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Sussex Police is recruiting people to become special constables – one of the most interesting ways you can volunteer your time to serve your local community.In Sussex, over 400 people currently spend a minimum of four hours a week as volunteer police officers serving the local community. Special constables have the same powers and much of the same training as full-time officers. Playing a vital role in neighbourhood policing teams, these officers can also train to undertake specialist roles, responding to 999 calls and working in the Road Policing Unit.
Chief Inspector Warren Franklin will be crossing the Atlantic today (30 May) where he will join colleagues from the University of Brighton to look at best practice in four Canadian universities that work closely with their local police teams.Commenting on the trip, Sussex Police & Crime Commissioner, Katy Bourne, said: “This is a fantastic opportunity to see how other university safety teams are working alongside their local police.“I am really pleased to see Sussex Police and the University of Brighton taking this innovative approach and researching best practice not only in the UK but as far afield as in Canada.
Sussex Police & Crime Commissioner, Katy Bourne is pleased that a recent report from the College of Policing has shown that Sussex Police officers are now fitter than the average officer in England and Wales.Mrs Bourne said: “This is great news as Sussex residents can be confident that they have a committed police service delivered by officers who are, quite literally, fit for purpose.“Policing our communities can be physically demanding and I welcomed the interim guidance in September last year from the College of Policing on how forces can carry out police fitness tests.”
Sussex Police & Crime Commissioner, Katy Bourne will serve on a select group with people chosen by the Home Secretary to help set the direction for lasting improvement in tackling domestic abuse.The National Oversight Group has been established following Her Majesty’s Inspectorate of Constabulary’s (HMIC) report in March which set out recommendations on how the police should be responding to domestic abuse. The report highlighted that police forces throughout England and Wales are still failing victims of domestic abuse despite increased efforts to improve their policing response.
At 10am on Monday (19 May) Sussex Police will be inviting people to apply for up to 120 Police Constables posts.A huge variety of roles are carried out by Police Constables and it is an incredibly challenging and rewarding job. Sussex Police is seeking dedicated, positive and empathetic people to fill up to Constable positions with the Force in 2015/16.
This month’s Performance & Accountability Meeting (PAM) will take place on Friday 16 May between Police & Crime Commissioner, Katy Bourne, and temporary Chief Constable, Giles York. The meeting, which will be webcast live from 1-3pm, will see the Commissioner question Mr York on police...
The Sussex Youth Commission is a scheme being piloted by the Sussex Police & Crime Commissioner Katy Bourne, which is giving young people across the county a chance to have a voice on policing & crime.Mrs Bourne recently joined Youth Commission member, Joseph Skinner, and Sixth Form students at Bishop Luffa School, Chichester to discuss policing issues with them.This workshop focused on the relationship between young people and the Police – finding out and understanding students’ perceptions and experiences of their interactions with the police and discussing practical solutions for improving engagement.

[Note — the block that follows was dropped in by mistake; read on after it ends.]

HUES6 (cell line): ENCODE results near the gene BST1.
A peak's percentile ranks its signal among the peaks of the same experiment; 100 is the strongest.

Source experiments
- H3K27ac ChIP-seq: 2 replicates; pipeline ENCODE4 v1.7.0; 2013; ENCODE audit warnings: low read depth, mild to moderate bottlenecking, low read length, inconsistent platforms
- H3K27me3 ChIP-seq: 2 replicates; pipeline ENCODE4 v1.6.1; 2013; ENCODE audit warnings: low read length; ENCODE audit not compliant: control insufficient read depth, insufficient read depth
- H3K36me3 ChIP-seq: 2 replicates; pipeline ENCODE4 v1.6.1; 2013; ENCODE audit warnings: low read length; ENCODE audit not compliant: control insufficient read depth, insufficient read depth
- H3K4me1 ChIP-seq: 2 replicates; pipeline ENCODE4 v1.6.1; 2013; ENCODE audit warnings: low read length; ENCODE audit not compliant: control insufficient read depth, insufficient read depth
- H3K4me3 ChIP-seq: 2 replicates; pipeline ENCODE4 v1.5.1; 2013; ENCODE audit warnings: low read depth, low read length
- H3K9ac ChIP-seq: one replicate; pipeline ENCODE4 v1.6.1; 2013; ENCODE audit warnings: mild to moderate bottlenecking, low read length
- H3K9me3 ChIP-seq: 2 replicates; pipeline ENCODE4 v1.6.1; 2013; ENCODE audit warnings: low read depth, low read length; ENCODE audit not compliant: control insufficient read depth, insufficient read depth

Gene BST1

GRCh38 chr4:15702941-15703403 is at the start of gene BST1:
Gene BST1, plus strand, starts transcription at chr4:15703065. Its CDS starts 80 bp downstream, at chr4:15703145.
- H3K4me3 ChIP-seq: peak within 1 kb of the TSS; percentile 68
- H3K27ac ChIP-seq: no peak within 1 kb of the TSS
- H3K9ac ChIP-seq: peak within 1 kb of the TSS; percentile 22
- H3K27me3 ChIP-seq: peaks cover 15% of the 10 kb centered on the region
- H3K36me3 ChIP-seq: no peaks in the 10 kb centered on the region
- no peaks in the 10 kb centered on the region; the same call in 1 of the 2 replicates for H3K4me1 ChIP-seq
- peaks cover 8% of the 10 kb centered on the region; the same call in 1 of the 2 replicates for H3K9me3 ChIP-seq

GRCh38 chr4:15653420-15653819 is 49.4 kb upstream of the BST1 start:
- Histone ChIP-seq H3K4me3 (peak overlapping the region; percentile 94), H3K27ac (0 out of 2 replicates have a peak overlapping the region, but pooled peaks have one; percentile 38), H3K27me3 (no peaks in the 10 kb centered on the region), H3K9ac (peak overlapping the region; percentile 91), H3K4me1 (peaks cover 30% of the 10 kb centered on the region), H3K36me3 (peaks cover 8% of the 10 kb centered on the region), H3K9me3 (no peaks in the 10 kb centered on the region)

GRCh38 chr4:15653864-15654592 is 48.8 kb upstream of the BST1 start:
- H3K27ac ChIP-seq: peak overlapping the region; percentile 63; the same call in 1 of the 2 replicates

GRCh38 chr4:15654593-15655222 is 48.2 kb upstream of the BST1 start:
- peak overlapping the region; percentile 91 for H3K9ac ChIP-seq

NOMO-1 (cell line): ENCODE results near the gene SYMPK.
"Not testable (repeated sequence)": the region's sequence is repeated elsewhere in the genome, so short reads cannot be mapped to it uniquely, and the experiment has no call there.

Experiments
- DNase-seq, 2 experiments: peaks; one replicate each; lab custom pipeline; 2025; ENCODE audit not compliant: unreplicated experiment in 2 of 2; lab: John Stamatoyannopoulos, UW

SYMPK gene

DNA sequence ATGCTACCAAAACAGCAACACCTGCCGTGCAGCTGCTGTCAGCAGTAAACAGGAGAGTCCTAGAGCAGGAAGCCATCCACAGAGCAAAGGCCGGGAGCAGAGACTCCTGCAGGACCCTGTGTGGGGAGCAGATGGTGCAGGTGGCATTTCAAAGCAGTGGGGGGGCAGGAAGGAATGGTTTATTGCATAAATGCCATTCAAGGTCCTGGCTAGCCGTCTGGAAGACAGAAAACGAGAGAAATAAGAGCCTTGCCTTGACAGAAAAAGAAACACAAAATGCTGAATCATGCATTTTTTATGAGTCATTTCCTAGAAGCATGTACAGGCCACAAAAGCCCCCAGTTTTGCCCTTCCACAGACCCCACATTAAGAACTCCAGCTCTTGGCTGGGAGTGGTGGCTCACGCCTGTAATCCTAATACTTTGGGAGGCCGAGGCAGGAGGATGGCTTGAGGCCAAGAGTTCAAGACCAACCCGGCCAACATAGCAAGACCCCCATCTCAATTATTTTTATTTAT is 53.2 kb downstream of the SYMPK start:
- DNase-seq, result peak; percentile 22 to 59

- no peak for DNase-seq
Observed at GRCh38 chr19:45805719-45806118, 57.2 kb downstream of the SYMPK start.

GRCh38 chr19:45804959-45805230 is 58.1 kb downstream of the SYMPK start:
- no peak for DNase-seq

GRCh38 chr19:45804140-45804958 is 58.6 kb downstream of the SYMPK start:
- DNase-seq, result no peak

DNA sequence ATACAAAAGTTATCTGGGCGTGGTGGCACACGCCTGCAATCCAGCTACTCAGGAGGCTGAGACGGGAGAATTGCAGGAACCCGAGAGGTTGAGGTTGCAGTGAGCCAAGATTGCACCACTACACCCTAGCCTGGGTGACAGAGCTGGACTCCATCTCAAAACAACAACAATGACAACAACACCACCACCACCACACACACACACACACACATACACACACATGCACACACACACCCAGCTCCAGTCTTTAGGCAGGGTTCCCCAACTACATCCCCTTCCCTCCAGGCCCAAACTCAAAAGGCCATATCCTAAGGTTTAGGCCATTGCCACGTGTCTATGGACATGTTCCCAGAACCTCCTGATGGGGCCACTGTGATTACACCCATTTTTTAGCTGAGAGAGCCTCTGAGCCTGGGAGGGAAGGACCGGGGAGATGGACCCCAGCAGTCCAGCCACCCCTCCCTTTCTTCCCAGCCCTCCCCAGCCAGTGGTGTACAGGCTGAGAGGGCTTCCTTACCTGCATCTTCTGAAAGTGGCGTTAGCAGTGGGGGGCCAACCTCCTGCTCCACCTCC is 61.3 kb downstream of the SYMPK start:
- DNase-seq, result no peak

This month’s Performance & Accountability Meeting (PAM) will take place on Friday 16 May between Police & Crime Commissioner, Katy Bourne, and temporary Chief Constable, Giles York. The meeting, which will be webcast live from 1-3pm, will see the Commissioner question Mr York on police priorities and performance.Items on the agenda for Friday’s meeting include: Sussex Police’s crime-recording processes; the Force’s response to fraud following recent national changes to tackling serious and organised crime; Sussex Police’s victims’ referral process; planning for public order policing operations; and the Joint Procurement Service between Sussex Police & Surrey Police.
Thirty one volunteers, who have successfully completed over six months of training, became warranted police officers at an ‘Attestation’ ceremony, held at Sussex Police headquarters on Friday (9 May).Attestation is a process by which a newly appointed recruit to Sussex Police becomes a Special Constable with all the powers and responsibilities which that entails. The evening saw all thirty one officers make a declaration in the presence of a Magistrate and their friends and family before receiving their warrant cards.
Thirty five volunteers, who have successfully completed over six months of training, will become warranted police officers at an ‘Attestation’ ceremony, held at Sussex Police headquarters on Friday (9 May) evening.Attestation is a process by which a newly appointed recruit to Sussex Police becomes a Special Constable with all the powers and responsibilities which that entails. The evening ceremony will see all thirty five officers make a declaration in the presence of a Magistrate, before receiving their warrant cards.
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